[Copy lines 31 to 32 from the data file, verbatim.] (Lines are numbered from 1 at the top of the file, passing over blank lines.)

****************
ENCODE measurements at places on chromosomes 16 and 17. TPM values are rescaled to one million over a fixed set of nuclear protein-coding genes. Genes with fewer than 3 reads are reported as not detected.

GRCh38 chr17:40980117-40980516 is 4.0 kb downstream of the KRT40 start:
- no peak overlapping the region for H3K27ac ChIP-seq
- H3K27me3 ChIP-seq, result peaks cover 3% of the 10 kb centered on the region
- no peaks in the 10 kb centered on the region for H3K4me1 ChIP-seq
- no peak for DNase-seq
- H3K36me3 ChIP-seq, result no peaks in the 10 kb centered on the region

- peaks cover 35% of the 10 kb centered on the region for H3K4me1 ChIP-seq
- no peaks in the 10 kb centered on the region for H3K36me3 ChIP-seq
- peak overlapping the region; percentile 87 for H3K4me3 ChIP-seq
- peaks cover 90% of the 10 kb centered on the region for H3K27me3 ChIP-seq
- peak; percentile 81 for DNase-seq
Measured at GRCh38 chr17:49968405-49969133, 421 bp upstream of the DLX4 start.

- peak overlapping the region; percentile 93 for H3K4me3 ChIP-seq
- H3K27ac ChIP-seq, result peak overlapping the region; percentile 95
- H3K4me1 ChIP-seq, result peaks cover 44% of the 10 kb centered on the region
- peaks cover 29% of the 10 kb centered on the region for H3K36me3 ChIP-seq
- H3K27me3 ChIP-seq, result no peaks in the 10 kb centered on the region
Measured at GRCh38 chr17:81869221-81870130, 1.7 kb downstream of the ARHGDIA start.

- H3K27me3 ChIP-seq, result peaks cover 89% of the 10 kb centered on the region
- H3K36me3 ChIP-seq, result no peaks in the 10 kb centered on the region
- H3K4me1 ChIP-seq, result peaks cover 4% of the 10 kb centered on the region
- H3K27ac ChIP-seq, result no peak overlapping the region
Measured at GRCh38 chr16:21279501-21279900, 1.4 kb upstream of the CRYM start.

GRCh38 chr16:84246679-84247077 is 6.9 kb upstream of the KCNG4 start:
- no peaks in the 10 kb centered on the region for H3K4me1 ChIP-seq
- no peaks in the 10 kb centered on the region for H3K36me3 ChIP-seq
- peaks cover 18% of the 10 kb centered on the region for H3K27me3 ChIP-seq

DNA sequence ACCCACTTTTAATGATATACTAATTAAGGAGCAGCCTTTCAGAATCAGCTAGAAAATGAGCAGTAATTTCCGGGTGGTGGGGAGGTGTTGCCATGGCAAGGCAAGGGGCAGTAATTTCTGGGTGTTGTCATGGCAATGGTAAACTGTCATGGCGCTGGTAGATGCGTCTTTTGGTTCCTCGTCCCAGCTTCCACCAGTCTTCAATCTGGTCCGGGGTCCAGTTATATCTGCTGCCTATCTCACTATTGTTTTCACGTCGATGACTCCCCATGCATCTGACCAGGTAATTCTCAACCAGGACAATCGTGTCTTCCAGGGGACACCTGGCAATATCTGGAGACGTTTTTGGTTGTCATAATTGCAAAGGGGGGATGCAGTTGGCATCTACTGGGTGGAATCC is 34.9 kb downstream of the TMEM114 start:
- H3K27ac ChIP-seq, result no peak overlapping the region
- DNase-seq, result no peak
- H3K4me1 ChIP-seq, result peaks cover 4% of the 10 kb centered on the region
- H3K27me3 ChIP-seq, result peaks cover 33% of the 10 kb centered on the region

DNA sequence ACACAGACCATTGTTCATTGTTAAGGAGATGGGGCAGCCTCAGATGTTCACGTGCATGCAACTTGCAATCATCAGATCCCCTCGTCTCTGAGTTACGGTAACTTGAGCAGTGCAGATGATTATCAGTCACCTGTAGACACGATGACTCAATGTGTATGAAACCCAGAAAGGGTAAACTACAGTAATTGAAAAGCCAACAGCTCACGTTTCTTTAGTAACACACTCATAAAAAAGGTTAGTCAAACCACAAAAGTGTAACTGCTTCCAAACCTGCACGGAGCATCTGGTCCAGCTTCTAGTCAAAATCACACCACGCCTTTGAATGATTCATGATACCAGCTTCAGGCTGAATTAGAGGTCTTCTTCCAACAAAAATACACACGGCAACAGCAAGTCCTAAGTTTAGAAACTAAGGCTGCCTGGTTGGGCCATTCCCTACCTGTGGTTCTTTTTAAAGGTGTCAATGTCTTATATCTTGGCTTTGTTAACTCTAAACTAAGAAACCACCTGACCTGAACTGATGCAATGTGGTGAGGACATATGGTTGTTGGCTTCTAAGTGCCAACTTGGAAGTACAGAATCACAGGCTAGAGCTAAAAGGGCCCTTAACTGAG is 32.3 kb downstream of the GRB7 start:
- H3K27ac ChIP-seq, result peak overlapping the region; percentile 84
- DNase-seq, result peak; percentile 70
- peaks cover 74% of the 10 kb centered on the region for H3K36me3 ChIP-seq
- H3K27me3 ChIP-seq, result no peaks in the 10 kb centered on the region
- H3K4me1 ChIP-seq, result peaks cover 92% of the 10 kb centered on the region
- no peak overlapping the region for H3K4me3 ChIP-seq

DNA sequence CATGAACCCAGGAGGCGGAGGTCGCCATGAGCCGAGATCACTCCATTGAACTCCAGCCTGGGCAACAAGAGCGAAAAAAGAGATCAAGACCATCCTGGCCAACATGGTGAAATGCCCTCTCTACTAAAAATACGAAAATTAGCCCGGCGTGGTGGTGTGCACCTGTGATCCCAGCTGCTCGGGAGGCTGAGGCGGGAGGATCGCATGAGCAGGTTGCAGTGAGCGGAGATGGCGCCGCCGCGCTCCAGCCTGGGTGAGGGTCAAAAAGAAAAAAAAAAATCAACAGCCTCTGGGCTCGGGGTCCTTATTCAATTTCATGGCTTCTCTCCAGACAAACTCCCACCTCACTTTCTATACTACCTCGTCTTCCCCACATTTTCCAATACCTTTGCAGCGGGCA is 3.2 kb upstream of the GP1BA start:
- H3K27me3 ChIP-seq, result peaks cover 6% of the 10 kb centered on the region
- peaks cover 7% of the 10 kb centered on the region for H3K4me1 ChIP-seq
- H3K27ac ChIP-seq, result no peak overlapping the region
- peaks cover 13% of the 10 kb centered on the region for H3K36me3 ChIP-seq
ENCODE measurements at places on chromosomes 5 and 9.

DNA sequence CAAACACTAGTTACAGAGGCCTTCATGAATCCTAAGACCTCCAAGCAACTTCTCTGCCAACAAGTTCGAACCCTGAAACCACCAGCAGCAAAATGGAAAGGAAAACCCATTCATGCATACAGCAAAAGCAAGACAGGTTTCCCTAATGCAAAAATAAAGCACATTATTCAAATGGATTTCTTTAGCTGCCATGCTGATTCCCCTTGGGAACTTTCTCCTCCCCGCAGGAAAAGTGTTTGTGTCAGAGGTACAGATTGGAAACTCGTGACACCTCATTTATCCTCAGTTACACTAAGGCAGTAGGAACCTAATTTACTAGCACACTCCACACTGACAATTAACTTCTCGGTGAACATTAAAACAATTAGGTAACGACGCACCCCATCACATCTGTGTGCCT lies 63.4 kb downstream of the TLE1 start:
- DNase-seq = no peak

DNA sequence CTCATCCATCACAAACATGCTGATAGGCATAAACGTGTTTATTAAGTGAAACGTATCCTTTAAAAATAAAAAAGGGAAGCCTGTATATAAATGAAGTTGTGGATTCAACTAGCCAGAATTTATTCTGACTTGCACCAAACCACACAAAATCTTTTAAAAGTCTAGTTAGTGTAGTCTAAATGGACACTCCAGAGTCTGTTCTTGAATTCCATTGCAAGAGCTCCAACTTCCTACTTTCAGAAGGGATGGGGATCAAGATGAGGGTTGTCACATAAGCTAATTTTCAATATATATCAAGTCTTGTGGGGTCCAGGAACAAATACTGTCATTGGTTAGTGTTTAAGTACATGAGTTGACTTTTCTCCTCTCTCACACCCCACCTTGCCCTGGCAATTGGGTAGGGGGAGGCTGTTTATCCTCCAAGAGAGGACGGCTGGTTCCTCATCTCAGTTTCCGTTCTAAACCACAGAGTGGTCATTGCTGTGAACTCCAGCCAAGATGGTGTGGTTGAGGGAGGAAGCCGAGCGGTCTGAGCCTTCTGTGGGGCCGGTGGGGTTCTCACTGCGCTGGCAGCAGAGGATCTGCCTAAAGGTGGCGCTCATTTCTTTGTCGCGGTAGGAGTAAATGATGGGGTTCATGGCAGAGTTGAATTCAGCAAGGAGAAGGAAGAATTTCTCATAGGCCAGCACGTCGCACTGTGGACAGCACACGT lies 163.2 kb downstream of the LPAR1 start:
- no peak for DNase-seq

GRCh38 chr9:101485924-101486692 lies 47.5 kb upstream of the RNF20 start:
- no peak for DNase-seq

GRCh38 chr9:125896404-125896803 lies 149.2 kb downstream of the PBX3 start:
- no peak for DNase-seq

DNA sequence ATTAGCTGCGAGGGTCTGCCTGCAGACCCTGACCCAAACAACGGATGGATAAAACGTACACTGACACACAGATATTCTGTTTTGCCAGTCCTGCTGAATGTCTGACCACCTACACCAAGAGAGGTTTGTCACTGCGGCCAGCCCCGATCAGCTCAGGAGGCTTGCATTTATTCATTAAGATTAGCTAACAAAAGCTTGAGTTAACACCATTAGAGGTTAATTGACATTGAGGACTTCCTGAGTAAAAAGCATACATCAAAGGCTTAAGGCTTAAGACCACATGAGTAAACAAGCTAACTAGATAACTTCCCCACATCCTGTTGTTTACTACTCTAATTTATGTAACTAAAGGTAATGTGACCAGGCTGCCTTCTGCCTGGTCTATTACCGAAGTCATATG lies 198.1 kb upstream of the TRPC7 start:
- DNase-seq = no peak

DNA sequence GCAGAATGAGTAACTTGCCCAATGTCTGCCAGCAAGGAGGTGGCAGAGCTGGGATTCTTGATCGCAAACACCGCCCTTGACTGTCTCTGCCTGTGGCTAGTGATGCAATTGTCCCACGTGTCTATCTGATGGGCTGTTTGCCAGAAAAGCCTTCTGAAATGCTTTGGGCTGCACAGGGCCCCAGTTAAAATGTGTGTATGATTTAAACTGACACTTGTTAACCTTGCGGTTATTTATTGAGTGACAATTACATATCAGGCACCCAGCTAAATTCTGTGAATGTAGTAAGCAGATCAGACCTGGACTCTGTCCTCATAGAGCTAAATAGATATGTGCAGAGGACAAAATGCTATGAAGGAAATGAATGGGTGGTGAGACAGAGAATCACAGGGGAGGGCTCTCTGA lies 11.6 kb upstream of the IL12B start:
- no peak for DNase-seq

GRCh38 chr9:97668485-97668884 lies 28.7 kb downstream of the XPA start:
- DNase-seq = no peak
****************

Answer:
- DNase-seq, result no peak
- H3K4me1 ChIP-seq, result peaks cover 4% of the 10 kb centered on the region